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You understand, I think, why there was a doubt about the day of Rosh Hashana and they needed two days (on the day after 29 Elul no one knew if witnesses would come or not, etc.). Thus, in fact, every date (eg.) on the Hebrew calendar had a one-day doubt to it (if you lived far enough away that messengers couldn't get to you in that number of days), either ...


1

Here's a piece on Chabad.org explaining it. Basically, it is on Elul 30 and Tishrei 1 -- the only problem is that Elul was set to only have 29 days. Back in the days of witness-based Rosh Chodesh, Elul sometimes had 29 and sometimes had 30 days. If it ended up having 29, then the day after (Tishrei 1) would be Rosh Hashanah and Tishrei 2 would be an ...


5

The shul you were attending seemed to have been following the custom of the Vilna Gaon. Rabbi A Grossman has an article entitled The Vilna Gaon’s Psalms for Special Days. Some extracts: ...the Vilna Gaon was faced with a conflict. Like Maimonides, he believed that the public prayers officially ended with the reader’s full qaddish, what we call ...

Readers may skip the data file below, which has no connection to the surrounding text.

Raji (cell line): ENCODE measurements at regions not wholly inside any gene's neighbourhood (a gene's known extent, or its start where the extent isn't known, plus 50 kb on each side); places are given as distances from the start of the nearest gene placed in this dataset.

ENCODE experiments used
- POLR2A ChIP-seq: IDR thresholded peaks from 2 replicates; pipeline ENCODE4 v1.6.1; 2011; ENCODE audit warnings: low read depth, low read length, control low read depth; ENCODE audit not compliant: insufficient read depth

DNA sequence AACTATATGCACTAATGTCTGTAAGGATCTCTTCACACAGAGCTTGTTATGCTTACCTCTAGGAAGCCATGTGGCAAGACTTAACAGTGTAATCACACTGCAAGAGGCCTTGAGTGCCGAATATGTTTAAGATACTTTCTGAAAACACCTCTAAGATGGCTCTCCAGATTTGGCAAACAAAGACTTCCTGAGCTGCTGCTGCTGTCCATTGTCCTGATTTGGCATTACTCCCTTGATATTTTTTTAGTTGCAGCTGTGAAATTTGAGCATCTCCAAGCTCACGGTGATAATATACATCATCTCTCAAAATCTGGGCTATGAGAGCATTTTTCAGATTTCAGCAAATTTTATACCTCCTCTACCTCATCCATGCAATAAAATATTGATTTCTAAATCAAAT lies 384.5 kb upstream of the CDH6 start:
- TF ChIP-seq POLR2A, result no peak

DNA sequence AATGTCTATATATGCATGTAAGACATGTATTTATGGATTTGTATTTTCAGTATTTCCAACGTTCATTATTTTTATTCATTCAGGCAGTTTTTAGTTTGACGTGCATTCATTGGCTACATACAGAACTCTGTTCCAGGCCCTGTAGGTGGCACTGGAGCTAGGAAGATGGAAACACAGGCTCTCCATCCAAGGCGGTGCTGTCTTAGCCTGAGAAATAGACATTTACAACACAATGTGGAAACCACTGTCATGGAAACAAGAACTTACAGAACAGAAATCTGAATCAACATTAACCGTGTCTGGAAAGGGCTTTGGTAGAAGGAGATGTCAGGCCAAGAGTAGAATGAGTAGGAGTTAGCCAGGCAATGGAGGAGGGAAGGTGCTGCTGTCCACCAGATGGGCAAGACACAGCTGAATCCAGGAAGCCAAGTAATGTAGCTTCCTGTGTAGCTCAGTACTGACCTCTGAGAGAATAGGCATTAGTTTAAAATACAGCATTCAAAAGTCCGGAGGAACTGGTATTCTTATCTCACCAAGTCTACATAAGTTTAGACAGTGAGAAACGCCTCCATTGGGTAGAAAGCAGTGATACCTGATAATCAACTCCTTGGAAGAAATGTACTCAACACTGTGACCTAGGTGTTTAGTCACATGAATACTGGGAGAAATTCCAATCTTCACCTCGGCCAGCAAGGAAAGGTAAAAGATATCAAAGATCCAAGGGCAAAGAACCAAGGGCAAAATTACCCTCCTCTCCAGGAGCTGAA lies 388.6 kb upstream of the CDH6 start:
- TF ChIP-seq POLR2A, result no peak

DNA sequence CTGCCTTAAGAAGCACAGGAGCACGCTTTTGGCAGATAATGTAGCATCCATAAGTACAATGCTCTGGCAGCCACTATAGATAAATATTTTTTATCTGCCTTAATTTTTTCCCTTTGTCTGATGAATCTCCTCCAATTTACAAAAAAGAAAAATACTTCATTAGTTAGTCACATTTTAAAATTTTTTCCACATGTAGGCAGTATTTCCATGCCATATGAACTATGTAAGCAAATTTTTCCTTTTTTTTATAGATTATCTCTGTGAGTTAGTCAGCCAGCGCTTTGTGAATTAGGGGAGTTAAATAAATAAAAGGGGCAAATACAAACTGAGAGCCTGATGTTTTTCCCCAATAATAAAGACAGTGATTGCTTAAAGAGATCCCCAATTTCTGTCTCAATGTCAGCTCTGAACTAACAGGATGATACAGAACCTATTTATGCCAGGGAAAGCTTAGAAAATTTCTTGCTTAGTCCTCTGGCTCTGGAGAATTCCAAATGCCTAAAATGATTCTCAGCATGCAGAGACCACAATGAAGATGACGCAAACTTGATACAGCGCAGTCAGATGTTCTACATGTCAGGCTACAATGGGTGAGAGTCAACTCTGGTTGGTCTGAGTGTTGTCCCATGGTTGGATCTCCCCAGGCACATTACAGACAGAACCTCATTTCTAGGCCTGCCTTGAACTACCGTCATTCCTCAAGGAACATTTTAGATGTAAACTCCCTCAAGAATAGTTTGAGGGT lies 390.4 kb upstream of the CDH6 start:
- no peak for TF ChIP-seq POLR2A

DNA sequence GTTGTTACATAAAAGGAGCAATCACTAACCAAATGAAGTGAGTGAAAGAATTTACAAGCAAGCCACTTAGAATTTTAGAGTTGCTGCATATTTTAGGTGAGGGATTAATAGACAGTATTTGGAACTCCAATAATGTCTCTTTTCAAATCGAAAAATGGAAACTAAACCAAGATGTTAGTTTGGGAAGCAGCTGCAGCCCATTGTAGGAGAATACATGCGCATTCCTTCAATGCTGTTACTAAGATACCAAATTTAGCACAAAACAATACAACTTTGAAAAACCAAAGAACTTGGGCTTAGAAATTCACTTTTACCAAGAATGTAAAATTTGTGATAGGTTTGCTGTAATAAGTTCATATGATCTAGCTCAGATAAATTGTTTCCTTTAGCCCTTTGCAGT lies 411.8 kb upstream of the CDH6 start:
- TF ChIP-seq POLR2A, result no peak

1

They start after Rosh chodesh. Source: http://www.sephardichazzanut.com/Selichot.htm Starting after Rosh Hodesh Elul, Sephardic Jews around the world wake up in the early morning to recite the Selichot which consist of special prayers and poems.


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every rosh hashana was 2 days for almost everybody for reason see Rambam kidush hachodesh 5 law 7-8 (in short: even if the witnesses came on the first (30th) day the court did not send messengers until after the first day was over (only jesuralem knew about it)) from there it seems that since rosh chodesh was not yomtov so they sent the messengers on the ...


3

The gemara in Maseches Nedarim Daf 60b (Art Scrool 60b2) says that if a neder is made "for a month), it starts on the first day of Rosh Chodesh (the 30th of the preceding month) if it starts with two days Rosh Chodesh. If it ends with two days Rosh Codesh, the first day of Rosh Chodesh is treated as the neder having ended even though it is technically the ...


3

We call the two days of Rosh Hashana "1" and "2" (of Tishre) because we know the correct day of RH is the day we call "1" (and indeed Israelis keep only "15" as yom tov, not "16"). Similarly, we call the two days of rosh chodesh "30 and "1" because we know the correct day of RC is the day we call "1" (and indeed we keep "17" (of Tamuz) as a fast, not "16"). ...



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